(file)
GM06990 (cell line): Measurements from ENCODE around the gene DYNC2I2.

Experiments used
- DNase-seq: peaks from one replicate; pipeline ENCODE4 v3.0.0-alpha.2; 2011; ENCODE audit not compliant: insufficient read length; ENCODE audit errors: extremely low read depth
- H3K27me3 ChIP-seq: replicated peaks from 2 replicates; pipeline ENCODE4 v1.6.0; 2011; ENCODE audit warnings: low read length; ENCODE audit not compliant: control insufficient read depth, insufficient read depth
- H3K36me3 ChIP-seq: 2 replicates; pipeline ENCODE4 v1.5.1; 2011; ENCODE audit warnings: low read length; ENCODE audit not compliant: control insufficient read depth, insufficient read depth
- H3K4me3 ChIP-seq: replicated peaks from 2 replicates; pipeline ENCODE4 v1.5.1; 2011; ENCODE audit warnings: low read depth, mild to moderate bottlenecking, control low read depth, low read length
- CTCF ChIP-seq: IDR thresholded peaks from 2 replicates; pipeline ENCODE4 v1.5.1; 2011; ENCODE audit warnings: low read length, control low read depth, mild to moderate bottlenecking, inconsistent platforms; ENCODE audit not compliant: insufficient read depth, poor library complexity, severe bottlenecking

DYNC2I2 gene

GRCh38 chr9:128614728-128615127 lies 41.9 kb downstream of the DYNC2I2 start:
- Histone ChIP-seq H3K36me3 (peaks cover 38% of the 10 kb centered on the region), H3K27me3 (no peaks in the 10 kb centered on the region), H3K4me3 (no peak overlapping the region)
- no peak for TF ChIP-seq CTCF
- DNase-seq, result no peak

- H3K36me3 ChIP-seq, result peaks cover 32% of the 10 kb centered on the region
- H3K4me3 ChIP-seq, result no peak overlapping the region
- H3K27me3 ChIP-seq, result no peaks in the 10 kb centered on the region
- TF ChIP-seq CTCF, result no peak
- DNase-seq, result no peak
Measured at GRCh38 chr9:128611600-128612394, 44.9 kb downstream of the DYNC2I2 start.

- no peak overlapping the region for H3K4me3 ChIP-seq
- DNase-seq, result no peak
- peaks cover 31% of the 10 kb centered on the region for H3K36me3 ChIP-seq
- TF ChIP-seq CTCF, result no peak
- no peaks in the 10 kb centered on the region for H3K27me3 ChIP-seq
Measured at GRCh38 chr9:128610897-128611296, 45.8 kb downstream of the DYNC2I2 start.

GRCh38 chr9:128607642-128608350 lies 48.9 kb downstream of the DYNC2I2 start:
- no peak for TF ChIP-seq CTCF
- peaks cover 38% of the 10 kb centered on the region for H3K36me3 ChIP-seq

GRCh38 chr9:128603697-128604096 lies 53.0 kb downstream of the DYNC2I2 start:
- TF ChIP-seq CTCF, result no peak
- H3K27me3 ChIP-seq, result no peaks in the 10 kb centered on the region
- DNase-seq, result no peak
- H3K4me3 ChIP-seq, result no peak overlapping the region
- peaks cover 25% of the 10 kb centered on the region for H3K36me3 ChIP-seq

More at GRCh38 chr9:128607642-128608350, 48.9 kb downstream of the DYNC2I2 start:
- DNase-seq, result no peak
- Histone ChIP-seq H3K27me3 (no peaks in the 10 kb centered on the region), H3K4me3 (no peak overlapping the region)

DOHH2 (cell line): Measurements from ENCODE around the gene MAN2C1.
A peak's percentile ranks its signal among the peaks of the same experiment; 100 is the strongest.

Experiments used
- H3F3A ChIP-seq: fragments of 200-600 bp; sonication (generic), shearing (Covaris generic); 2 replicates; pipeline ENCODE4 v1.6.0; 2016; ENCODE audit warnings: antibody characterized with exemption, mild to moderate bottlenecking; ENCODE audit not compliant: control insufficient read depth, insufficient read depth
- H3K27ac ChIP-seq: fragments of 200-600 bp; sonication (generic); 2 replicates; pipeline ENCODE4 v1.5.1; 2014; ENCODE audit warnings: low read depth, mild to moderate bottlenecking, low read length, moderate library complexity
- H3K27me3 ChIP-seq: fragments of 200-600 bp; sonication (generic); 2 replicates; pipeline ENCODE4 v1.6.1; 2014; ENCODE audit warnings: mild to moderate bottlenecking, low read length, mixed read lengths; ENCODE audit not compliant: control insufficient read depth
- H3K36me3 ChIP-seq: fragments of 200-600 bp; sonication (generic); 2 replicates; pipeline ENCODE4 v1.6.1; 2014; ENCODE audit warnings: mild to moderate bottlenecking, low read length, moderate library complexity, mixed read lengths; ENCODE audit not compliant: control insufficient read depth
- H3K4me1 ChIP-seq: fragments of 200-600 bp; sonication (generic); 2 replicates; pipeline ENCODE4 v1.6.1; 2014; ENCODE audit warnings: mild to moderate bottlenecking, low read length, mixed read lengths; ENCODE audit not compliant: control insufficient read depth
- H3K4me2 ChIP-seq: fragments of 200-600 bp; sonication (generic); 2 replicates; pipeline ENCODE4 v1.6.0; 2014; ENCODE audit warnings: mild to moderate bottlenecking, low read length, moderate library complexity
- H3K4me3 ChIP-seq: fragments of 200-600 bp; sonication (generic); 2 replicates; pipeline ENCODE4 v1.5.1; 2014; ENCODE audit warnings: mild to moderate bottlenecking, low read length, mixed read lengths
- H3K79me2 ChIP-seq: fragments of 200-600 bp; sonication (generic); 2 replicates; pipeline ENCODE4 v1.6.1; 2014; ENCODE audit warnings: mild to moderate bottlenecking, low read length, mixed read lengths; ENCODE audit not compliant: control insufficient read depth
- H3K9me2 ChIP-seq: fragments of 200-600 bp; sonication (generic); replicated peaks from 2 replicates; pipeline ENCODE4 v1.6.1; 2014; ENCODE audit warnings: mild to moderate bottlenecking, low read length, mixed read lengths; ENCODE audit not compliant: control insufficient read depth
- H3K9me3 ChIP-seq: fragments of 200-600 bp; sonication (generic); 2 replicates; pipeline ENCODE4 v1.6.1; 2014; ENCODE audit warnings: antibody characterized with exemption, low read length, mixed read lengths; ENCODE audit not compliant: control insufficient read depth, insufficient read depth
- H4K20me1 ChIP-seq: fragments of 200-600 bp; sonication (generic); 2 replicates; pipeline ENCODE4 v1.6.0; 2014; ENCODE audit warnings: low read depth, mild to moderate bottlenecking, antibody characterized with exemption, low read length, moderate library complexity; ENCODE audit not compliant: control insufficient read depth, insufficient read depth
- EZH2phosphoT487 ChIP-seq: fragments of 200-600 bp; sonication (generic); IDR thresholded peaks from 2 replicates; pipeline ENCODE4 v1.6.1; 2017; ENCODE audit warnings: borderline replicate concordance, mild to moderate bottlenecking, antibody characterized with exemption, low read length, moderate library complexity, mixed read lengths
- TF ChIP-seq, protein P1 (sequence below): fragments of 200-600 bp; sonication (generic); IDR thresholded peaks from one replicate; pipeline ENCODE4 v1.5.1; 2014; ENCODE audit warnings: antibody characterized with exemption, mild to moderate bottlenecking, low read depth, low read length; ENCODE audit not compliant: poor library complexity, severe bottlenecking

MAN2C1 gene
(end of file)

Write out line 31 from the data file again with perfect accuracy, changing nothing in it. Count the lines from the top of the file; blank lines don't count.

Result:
- DNase-seq, result no peak